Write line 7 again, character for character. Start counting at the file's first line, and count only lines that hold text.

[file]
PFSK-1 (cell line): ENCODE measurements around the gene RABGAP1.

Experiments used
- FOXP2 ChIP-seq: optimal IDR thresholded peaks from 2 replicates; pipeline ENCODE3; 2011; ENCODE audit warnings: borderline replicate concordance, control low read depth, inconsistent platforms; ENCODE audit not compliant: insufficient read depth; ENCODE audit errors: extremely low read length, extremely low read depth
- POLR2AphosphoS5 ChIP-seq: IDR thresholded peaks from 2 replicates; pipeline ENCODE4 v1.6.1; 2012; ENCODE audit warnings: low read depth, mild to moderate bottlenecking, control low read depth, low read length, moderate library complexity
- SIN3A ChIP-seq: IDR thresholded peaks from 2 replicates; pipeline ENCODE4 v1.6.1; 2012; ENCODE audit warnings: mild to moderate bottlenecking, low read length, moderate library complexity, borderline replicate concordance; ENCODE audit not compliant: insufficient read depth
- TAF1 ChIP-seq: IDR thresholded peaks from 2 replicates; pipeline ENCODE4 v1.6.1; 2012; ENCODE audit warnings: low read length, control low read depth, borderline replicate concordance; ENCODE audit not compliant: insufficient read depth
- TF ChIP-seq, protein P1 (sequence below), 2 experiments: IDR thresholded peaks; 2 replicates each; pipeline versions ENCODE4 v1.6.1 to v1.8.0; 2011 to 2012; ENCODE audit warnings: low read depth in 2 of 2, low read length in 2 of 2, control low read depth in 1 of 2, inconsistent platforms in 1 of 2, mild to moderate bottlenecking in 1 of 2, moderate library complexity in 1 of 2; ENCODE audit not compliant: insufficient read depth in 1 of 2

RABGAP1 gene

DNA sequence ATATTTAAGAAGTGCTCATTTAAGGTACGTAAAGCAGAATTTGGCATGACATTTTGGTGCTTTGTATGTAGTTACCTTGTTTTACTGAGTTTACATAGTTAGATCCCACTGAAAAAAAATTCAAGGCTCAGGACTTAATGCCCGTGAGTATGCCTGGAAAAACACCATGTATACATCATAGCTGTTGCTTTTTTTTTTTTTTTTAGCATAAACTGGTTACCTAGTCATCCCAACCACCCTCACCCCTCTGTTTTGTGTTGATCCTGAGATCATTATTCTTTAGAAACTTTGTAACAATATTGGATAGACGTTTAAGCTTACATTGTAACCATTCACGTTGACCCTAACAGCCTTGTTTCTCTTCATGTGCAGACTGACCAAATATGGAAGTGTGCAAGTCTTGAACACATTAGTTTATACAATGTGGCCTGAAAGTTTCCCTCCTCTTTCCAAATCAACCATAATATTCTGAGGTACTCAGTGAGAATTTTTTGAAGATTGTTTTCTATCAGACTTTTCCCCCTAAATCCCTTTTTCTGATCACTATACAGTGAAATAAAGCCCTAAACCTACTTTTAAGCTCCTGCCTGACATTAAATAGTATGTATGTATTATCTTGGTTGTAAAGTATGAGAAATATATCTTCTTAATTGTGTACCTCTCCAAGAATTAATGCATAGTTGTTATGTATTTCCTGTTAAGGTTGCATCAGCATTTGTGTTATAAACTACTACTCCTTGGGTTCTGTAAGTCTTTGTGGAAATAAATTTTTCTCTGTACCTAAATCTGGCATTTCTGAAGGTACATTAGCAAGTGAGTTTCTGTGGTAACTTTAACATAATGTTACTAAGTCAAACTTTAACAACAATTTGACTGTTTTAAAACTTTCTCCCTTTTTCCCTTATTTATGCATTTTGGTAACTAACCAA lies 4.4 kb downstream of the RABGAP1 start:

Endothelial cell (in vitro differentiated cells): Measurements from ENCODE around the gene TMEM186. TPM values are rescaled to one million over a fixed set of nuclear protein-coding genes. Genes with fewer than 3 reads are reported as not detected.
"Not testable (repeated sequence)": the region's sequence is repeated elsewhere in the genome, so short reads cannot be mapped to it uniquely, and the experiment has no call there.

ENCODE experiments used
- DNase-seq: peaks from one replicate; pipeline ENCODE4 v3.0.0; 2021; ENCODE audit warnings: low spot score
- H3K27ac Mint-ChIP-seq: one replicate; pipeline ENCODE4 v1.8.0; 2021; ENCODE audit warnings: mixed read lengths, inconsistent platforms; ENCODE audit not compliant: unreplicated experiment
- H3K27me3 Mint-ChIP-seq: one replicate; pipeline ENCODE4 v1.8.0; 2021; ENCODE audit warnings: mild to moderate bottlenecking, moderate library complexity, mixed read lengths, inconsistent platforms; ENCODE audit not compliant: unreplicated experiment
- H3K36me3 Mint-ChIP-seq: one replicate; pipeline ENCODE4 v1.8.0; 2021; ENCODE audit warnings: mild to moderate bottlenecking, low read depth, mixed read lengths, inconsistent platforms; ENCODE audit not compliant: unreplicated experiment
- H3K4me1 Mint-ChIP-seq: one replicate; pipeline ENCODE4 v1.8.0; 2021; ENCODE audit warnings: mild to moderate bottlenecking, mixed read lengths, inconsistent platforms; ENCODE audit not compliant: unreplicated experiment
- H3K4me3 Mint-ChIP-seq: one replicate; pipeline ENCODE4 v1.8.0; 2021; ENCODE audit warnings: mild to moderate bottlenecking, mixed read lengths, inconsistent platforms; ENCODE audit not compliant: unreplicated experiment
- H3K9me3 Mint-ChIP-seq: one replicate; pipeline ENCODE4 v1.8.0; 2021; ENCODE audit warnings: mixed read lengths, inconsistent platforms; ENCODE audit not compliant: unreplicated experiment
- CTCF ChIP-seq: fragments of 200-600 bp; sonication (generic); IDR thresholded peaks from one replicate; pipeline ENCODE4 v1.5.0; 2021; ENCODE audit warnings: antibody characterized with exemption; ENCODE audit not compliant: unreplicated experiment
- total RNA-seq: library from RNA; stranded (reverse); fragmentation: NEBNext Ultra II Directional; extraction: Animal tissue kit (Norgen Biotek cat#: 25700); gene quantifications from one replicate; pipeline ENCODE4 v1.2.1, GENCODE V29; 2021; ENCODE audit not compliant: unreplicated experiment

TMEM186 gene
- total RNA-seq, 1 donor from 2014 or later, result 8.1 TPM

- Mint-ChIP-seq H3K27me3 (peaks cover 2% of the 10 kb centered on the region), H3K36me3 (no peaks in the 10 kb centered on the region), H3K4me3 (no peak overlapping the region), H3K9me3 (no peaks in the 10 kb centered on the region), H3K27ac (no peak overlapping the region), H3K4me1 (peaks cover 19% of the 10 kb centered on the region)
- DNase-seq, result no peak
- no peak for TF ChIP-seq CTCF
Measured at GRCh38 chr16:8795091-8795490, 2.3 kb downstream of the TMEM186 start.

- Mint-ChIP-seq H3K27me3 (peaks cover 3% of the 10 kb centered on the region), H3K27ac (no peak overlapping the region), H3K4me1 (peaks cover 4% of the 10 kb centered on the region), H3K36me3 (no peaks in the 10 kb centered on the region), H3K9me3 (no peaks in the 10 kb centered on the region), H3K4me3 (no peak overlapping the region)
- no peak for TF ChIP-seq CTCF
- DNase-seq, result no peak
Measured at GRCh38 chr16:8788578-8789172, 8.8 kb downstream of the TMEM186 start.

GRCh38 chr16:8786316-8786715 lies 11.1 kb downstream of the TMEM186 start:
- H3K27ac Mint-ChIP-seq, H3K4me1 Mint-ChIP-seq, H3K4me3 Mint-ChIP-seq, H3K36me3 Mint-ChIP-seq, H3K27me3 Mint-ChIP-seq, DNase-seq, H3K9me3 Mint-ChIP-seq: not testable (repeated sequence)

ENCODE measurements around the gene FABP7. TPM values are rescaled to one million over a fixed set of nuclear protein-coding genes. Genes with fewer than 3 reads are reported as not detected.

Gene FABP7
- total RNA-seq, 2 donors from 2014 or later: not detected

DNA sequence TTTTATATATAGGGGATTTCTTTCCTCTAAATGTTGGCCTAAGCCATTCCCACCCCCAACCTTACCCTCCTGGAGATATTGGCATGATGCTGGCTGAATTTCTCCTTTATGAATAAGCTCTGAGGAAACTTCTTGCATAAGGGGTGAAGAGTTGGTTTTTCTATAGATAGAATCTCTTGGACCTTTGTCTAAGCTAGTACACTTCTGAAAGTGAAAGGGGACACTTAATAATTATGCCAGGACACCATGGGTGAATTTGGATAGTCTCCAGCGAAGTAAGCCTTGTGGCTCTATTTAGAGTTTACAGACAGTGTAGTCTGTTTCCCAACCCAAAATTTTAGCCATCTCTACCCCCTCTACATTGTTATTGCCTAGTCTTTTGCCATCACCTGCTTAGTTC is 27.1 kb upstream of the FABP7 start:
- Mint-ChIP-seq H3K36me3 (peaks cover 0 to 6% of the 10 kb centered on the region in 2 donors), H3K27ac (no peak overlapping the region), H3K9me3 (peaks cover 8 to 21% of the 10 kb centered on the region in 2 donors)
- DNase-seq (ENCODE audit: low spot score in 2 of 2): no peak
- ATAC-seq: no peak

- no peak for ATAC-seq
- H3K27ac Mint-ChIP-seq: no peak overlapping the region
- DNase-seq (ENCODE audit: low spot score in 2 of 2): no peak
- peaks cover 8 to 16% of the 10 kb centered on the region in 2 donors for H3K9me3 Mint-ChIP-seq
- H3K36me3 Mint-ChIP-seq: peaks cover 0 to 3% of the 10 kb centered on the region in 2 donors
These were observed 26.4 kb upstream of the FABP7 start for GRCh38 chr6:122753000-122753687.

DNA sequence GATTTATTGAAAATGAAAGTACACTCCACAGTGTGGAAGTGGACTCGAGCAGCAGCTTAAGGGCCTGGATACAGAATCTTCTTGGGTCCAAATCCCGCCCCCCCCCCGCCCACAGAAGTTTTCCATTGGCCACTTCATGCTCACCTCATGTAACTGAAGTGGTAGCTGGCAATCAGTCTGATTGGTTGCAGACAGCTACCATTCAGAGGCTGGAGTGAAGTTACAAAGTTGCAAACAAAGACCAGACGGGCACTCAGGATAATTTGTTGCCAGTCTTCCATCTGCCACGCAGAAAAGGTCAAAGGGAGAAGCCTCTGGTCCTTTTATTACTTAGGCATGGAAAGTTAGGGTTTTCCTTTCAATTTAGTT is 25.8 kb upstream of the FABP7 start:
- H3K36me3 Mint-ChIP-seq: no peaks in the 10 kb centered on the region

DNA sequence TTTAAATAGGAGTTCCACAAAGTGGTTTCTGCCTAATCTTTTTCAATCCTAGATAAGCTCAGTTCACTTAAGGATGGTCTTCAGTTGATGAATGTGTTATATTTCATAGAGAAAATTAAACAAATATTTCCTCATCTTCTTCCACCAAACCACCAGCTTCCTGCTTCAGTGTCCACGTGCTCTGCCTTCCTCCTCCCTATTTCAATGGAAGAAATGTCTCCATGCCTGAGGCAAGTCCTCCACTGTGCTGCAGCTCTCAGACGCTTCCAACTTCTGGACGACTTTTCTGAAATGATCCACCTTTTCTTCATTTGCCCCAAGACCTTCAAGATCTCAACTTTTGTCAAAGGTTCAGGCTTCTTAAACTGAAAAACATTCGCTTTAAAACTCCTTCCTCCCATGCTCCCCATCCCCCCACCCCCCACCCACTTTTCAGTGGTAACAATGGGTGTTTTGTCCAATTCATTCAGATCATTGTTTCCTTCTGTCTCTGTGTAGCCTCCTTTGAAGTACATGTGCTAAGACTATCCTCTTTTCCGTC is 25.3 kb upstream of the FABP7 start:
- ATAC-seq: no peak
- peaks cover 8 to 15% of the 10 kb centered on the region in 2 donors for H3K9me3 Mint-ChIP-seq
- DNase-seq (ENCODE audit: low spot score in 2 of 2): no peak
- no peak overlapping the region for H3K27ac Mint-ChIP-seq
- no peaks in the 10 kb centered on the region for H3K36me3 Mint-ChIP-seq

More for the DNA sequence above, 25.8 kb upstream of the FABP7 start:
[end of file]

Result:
- TF ChIP-seq, protein P1 (sequence below), 2 experiments: IDR thresholded peaks; 2 replicates each; pipeline versions ENCODE4 v1.6.1 to v1.8.0; 2011 to 2012; ENCODE audit warnings: low read depth in 2 of 2, low read length in 2 of 2, control low read depth in 1 of 2, inconsistent platforms in 1 of 2, mild to moderate bottlenecking in 1 of 2, moderate library complexity in 1 of 2; ENCODE audit not compliant: insufficient read depth in 1 of 2